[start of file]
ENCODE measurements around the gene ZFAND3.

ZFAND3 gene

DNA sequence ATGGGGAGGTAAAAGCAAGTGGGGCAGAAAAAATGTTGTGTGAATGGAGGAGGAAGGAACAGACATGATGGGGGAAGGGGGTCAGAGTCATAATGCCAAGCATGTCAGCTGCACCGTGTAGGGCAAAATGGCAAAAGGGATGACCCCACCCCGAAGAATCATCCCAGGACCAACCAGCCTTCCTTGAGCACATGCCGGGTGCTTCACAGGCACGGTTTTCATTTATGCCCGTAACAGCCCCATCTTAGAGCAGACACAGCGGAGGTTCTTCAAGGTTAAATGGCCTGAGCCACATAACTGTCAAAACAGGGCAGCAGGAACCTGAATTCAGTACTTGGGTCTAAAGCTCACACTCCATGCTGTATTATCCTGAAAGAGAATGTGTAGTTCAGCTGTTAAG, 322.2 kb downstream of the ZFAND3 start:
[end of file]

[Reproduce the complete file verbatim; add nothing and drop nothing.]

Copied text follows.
ENCODE measurements around the gene ZFAND3.

ZFAND3 gene

DNA sequence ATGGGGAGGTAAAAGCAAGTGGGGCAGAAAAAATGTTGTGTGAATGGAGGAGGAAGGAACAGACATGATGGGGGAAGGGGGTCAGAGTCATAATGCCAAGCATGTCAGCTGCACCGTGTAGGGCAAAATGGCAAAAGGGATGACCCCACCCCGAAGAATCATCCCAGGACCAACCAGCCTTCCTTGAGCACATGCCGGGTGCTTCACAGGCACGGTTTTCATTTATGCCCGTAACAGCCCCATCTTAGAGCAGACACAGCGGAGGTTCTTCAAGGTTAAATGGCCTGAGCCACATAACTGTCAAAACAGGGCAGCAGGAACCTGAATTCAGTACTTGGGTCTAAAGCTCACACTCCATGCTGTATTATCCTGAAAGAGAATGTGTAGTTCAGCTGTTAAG, 322.2 kb downstream of the ZFAND3 start: